Writing Styles of Arthur Miller

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Arthur Miller was an American playwright who first rose to prominence in the years following World War II. He shined a light on U.S. culture of the period, speaking to the hopes and fears of a populace grappling with a rapidly changing world. Many of his plays -- including "Death of a Salesman," "The Crucible," and "All My Sons" -- are now regarded as modern classics. All of them are marked by his unique style.

Realism

  • Miller never dealt in fanciful subjects, and his characters never resorted to undue affectation. He favored the common language of the common man -- delivered with style, but unvarnished by excessive affectation. His protagonists are often working-class Americans, and their stories don't always end happily. That realism reflects a very modernist sensibility, focused on the struggles of everyday figures and the tragedies of life as well as its triumphs.

Allegories

  • According to the National Endowment for the Humanities, Miller believed very strongly in the power of the theater to transform society as a whole. Accordingly, he made heavy use of allegory in his plays: clothed in realism, but reverberating beyond the merely factual. A famous example occurs in "The Crucible," which ostensibly talks about the Salem Witch Trials, but also served as a thinly veiled condemnation of the anti-communist fears sweeping through America at the time.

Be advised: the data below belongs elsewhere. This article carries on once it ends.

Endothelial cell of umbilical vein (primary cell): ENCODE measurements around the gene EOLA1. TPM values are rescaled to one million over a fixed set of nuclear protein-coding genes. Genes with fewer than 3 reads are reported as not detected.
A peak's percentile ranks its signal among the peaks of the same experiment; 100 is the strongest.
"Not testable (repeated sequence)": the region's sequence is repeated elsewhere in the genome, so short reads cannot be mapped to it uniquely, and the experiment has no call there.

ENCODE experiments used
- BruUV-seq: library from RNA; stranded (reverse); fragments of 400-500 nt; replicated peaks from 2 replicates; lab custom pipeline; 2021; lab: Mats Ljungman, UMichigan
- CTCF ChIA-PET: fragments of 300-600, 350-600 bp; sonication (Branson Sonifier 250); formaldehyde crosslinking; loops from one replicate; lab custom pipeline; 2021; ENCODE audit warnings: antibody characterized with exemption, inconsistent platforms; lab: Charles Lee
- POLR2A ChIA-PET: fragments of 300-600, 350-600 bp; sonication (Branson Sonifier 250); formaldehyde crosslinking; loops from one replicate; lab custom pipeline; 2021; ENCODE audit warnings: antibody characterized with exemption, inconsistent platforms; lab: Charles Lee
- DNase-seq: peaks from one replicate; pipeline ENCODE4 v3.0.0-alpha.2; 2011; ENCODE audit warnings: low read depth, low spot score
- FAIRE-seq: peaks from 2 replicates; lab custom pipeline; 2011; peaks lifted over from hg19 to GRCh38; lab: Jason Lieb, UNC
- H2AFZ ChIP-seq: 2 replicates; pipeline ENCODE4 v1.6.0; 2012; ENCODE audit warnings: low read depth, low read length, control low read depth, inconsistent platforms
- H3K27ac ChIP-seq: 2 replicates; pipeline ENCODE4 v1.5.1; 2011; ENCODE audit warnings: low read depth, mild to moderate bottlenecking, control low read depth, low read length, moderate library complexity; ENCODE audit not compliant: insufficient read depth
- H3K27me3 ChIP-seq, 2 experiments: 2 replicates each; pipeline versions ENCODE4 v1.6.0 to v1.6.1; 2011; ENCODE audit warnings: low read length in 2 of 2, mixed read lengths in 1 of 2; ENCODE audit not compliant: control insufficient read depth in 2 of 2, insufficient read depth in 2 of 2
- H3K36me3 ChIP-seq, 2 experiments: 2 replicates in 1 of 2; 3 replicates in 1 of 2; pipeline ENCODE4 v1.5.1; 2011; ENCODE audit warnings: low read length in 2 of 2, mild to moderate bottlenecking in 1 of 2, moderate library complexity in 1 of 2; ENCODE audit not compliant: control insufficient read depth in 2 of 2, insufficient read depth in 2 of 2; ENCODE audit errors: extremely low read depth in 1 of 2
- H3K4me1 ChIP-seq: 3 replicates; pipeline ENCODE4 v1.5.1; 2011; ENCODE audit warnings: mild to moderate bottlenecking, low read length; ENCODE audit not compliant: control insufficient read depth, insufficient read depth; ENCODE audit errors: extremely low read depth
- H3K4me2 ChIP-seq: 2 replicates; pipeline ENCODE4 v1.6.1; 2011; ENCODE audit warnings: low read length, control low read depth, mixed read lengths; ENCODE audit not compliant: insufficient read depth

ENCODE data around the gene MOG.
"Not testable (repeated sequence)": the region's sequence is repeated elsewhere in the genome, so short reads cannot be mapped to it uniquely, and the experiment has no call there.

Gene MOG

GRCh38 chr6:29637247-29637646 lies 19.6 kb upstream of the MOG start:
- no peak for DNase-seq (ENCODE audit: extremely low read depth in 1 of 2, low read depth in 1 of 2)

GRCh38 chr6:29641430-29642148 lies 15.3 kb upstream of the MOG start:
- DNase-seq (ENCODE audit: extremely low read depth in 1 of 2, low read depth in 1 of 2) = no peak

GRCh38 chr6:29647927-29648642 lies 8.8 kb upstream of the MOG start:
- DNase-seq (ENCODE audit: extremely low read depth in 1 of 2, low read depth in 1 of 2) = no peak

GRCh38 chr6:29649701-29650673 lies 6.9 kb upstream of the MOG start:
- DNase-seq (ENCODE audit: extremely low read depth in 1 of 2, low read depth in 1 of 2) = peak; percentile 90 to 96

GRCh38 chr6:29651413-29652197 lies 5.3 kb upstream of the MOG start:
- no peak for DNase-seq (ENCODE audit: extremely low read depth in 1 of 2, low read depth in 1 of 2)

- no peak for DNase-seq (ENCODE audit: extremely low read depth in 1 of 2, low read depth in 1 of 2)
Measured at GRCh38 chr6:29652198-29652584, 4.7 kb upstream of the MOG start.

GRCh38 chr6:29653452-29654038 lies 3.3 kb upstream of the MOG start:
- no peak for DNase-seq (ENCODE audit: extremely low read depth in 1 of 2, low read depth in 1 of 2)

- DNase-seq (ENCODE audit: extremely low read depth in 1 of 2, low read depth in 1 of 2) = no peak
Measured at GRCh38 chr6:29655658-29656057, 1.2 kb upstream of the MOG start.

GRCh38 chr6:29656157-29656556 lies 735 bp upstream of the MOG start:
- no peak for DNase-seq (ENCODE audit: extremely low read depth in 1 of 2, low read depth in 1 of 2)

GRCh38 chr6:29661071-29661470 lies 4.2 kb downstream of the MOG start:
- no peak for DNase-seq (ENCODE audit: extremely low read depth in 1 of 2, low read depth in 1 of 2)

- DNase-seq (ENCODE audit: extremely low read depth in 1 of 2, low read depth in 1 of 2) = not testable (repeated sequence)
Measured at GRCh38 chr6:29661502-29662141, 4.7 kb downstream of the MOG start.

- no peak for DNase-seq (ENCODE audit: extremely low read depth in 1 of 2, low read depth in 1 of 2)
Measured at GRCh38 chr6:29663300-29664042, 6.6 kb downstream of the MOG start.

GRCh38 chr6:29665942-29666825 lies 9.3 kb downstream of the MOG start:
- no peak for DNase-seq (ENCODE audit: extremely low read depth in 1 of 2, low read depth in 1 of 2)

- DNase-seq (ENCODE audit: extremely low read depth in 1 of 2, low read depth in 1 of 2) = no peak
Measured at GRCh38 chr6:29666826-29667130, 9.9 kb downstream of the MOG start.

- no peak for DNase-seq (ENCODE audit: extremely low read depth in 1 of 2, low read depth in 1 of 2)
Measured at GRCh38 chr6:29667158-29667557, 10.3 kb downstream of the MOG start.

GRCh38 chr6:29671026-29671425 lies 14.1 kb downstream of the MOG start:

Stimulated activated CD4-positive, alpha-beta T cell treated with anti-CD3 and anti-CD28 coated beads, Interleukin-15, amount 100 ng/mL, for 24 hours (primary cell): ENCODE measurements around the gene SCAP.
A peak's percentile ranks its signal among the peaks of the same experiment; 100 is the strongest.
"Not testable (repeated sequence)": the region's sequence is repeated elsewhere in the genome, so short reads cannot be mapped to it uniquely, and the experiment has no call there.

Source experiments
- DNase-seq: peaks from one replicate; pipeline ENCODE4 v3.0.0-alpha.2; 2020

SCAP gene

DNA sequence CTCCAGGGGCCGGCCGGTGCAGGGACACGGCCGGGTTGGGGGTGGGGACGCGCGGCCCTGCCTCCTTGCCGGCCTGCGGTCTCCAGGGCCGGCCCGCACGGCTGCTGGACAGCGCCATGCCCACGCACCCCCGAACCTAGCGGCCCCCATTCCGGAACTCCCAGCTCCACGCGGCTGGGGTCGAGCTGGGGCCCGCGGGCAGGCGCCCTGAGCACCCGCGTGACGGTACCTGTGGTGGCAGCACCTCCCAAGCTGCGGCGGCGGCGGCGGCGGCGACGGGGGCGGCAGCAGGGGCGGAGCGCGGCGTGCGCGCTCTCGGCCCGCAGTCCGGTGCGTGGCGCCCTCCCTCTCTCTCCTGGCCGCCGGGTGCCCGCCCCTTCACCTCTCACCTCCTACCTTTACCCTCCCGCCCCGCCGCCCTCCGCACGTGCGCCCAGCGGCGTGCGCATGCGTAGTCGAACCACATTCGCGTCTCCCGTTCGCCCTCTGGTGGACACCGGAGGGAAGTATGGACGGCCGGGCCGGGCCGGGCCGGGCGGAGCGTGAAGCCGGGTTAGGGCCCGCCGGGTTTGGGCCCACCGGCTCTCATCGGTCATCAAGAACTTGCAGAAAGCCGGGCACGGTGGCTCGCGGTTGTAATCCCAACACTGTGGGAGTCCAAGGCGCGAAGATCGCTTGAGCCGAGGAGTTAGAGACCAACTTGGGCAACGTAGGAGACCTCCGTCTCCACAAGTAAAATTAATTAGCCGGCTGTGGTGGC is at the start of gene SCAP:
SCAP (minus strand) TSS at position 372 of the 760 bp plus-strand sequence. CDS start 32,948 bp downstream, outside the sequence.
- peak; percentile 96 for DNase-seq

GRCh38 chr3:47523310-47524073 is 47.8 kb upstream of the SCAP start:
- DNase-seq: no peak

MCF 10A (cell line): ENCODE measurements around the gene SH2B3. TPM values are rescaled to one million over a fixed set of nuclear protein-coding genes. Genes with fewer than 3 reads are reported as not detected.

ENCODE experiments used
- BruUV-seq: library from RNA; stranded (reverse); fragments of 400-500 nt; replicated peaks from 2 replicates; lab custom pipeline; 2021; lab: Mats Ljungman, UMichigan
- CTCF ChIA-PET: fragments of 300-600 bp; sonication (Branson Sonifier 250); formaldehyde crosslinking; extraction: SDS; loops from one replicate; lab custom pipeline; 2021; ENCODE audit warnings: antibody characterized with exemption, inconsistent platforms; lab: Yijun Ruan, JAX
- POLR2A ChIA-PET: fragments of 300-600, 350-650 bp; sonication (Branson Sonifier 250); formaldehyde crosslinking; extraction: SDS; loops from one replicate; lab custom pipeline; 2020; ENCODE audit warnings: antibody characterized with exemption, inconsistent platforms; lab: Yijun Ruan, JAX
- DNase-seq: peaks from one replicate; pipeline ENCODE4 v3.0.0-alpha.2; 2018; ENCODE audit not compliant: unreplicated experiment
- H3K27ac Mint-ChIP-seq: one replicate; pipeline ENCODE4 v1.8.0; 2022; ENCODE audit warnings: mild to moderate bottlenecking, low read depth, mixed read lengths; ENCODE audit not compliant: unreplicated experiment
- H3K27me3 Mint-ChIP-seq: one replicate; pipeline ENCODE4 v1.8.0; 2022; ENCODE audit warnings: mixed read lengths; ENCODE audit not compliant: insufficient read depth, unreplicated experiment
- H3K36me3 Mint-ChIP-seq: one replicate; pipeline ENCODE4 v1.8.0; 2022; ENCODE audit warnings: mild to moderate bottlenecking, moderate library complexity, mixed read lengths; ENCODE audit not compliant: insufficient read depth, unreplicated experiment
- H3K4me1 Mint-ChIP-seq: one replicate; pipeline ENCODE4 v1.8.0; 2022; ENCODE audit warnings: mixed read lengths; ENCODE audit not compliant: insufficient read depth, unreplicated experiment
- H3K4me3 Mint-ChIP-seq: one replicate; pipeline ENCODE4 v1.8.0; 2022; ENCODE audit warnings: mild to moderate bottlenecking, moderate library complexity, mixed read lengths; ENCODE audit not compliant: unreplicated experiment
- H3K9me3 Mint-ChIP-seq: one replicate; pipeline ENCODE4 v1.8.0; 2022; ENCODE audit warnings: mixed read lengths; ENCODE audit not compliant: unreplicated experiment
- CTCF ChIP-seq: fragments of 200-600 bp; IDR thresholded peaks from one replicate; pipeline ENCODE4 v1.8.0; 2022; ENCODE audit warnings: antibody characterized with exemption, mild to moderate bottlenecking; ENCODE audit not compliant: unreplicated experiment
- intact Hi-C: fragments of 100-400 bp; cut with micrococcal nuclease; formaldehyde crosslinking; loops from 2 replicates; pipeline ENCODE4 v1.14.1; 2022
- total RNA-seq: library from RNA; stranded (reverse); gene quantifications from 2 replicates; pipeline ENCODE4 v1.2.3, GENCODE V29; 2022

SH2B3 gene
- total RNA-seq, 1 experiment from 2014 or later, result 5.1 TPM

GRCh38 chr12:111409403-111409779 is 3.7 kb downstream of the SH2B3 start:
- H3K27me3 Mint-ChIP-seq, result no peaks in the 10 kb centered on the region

Morality

  • Miller's plays deal with strong issues of right and wrong. More importantly, they stress how people treat those issues in times of intense pressure. For example, "All My Sons" deals with a businessman selling faulty parts to the army in order to keep his family fed, while "The Crucible" covers the reactions of good people to the evils of the Salem Witch Trials. In all these cases, Miller's style reflects a strong sense of ethical values, as well as how difficult it can be to adhere to those values.

Compassion

  • Regardless of whether his protagonists hold onto their values or sacrifice them, Miller's style retains a deep-seated compassion for them. We feel deeply for his everyman hero in "Death of a Salesman," and the hapless Puritans caught in the web of mass hysteria in "The Crucible." The ultimate tragedy of their lives -- and the way they struggle and suffer against greater forces than they -- is intended to connect us to the struggles of our fellow man. The National Endowment for the Humanities quotes Miller as saying "there's a universe of people outside and you're responsible to it."

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